Well there are a few…
Here are some pictures that capture some our achievements throughout the most challenging year imaginable.
A new project in a new city in a new country. The response from the community to the implementation of our pilot program in Colombo, Sri Lanka has been overwhelmingly positive. In a country where dengue has emerged as a major public health concern, our method is welcomed as a much needed solution. Here the WMP tuk tuk is backed by a local marching band to help spread the word about our arrival.
Our teams in Brazil enjoy a productive and rewarding relationship with schools – helping build awareness around mosquitoes and our intervention in classrooms across Rio and Niterói. Here, a future genius gets up close and personal with some mosquito larvae with guidance from one of our field entomologists.
La Paz, Mexico is a lively and intriguing place with the climate of a desert. Super hot with very little rainfall, it’s one of the more challenging environments in which to implement our method. Mexico also felt the full heat from the pandemic. Yet somehow, after successful pilots last year, 2020 saw the project expand to city-wide releases.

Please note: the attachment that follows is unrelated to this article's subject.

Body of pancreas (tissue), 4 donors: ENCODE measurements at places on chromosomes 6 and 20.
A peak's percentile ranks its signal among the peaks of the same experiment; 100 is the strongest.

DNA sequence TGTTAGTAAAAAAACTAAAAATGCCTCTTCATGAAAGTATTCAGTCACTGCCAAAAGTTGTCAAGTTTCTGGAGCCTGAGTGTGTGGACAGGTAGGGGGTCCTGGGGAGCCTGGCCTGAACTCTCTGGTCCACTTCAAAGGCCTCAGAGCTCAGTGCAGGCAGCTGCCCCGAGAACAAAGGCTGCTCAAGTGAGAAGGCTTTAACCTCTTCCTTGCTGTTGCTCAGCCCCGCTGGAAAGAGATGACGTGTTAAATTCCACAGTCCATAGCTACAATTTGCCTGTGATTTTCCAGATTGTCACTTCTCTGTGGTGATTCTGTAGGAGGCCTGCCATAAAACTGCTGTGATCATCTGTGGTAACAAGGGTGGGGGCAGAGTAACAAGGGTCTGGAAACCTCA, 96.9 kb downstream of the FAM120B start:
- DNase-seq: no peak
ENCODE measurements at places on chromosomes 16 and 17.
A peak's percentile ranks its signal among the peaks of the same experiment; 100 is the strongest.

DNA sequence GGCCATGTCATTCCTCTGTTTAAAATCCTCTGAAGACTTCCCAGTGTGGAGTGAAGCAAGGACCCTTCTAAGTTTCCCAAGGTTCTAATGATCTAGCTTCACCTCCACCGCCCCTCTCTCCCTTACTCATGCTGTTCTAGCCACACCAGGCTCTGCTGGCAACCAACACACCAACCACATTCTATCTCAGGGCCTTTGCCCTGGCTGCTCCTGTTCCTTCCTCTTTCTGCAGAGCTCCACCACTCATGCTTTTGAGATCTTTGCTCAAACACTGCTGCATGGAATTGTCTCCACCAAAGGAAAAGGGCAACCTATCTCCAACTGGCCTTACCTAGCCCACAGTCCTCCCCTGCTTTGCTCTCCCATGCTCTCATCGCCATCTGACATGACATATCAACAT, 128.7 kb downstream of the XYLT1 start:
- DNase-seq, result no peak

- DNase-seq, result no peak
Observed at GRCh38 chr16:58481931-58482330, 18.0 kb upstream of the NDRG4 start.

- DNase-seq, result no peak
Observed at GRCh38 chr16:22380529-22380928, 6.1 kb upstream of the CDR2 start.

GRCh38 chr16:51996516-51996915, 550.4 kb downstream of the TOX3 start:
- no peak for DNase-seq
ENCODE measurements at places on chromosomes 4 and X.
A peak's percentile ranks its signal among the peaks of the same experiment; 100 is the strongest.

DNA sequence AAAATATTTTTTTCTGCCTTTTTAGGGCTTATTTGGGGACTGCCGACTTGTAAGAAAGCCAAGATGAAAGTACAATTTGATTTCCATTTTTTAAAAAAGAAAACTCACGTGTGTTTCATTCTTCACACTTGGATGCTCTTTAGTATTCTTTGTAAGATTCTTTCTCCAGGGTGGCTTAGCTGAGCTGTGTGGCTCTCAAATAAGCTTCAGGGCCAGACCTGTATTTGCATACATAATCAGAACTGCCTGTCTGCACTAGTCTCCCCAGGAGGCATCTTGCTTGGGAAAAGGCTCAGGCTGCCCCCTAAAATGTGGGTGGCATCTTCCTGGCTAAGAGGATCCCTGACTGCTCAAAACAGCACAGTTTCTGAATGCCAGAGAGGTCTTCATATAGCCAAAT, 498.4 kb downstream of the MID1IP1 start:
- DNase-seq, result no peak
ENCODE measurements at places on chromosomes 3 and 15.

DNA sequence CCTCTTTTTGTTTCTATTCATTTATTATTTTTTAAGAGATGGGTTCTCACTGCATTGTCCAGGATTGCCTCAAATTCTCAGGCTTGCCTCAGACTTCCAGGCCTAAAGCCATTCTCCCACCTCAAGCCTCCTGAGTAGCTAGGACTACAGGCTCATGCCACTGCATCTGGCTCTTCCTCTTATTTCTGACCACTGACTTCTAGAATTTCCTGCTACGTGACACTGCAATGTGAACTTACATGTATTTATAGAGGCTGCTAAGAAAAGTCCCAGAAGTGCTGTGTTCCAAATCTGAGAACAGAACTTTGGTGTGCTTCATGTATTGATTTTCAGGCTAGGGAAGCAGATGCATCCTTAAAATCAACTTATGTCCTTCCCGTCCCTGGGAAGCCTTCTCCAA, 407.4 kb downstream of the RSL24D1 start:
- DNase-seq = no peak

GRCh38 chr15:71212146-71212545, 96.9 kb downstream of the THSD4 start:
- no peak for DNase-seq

Ho Chi Minh City
Look familiar? Despite everything, the show must go on. These Brady Bunch style meetings became the norm in a year that we can safely say has been anything but. Here’s to meeting in person, reuniting with our communities and releasing more mosquitoes to protect more people in 2021.
Our science lead in Yogyakarta, Adi Utarini had a year marked by triumph and tragedy. She and her teams celebrated the RCT result mentioned at the top of the page before she sadly lost her husband to COVID-19. Her contribution to the program and to scientific progress was acknowledged in the science journal Nature's Ten people who helped shaped science in 2020.
Like most organisations, communities and individuals across the planet, the disruption caused by the global pandemic will be felt for some time to come. But the COVID impact has also compelled us to learn a few things about ourselves. We all learnt new ways of doing things. We learnt that we are resilient and adaptable as a unit stretched across several continents. And we learnt that our ambition to protect communities from communicable disease is more pertinent now than ever.